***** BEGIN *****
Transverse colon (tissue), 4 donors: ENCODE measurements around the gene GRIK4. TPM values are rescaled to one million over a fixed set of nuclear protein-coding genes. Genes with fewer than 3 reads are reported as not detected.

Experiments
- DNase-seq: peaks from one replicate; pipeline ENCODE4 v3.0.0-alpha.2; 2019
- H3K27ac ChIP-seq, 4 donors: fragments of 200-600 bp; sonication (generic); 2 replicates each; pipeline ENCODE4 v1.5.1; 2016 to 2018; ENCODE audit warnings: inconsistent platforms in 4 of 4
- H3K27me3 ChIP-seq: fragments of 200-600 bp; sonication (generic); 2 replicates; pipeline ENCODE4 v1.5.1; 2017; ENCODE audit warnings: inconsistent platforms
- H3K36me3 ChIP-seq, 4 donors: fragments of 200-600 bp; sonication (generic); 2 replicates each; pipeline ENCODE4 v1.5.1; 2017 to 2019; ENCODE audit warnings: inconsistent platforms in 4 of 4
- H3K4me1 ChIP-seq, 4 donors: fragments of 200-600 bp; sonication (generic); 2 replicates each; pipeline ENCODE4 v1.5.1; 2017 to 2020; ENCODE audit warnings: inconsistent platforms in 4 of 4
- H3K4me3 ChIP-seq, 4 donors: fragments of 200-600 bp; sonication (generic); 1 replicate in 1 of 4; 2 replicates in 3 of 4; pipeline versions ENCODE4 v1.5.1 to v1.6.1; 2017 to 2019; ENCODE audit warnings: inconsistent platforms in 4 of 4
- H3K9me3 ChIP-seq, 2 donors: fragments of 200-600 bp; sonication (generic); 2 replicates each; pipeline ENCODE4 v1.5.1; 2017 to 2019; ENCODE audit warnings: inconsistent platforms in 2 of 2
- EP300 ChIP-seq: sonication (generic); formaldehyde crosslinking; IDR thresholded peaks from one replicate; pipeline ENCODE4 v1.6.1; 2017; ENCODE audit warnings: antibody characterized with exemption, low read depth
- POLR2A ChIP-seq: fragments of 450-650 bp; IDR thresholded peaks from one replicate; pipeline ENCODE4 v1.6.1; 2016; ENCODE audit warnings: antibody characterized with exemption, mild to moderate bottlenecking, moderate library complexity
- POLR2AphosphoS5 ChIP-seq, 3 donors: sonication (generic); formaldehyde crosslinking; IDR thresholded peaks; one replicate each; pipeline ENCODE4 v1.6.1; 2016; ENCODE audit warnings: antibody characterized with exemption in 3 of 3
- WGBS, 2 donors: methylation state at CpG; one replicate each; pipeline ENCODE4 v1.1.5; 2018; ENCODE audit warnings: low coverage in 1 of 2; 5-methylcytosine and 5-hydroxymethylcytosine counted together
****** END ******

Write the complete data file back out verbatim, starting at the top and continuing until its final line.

Transverse colon (tissue), 4 donors: ENCODE measurements around the gene GRIK4. TPM values are rescaled to one million over a fixed set of nuclear protein-coding genes. Genes with fewer than 3 reads are reported as not detected.

Experiments
- DNase-seq: peaks from one replicate; pipeline ENCODE4 v3.0.0-alpha.2; 2019
- H3K27ac ChIP-seq, 4 donors: fragments of 200-600 bp; sonication (generic); 2 replicates each; pipeline ENCODE4 v1.5.1; 2016 to 2018; ENCODE audit warnings: inconsistent platforms in 4 of 4
- H3K27me3 ChIP-seq: fragments of 200-600 bp; sonication (generic); 2 replicates; pipeline ENCODE4 v1.5.1; 2017; ENCODE audit warnings: inconsistent platforms
- H3K36me3 ChIP-seq, 4 donors: fragments of 200-600 bp; sonication (generic); 2 replicates each; pipeline ENCODE4 v1.5.1; 2017 to 2019; ENCODE audit warnings: inconsistent platforms in 4 of 4
- H3K4me1 ChIP-seq, 4 donors: fragments of 200-600 bp; sonication (generic); 2 replicates each; pipeline ENCODE4 v1.5.1; 2017 to 2020; ENCODE audit warnings: inconsistent platforms in 4 of 4
- H3K4me3 ChIP-seq, 4 donors: fragments of 200-600 bp; sonication (generic); 1 replicate in 1 of 4; 2 replicates in 3 of 4; pipeline versions ENCODE4 v1.5.1 to v1.6.1; 2017 to 2019; ENCODE audit warnings: inconsistent platforms in 4 of 4
- H3K9me3 ChIP-seq, 2 donors: fragments of 200-600 bp; sonication (generic); 2 replicates each; pipeline ENCODE4 v1.5.1; 2017 to 2019; ENCODE audit warnings: inconsistent platforms in 2 of 2
- EP300 ChIP-seq: sonication (generic); formaldehyde crosslinking; IDR thresholded peaks from one replicate; pipeline ENCODE4 v1.6.1; 2017; ENCODE audit warnings: antibody characterized with exemption, low read depth
- POLR2A ChIP-seq: fragments of 450-650 bp; IDR thresholded peaks from one replicate; pipeline ENCODE4 v1.6.1; 2016; ENCODE audit warnings: antibody characterized with exemption, mild to moderate bottlenecking, moderate library complexity
- POLR2AphosphoS5 ChIP-seq, 3 donors: sonication (generic); formaldehyde crosslinking; IDR thresholded peaks; one replicate each; pipeline ENCODE4 v1.6.1; 2016; ENCODE audit warnings: antibody characterized with exemption in 3 of 3
- WGBS, 2 donors: methylation state at CpG; one replicate each; pipeline ENCODE4 v1.1.5; 2018; ENCODE audit warnings: low coverage in 1 of 2; 5-methylcytosine and 5-hydroxymethylcytosine counted together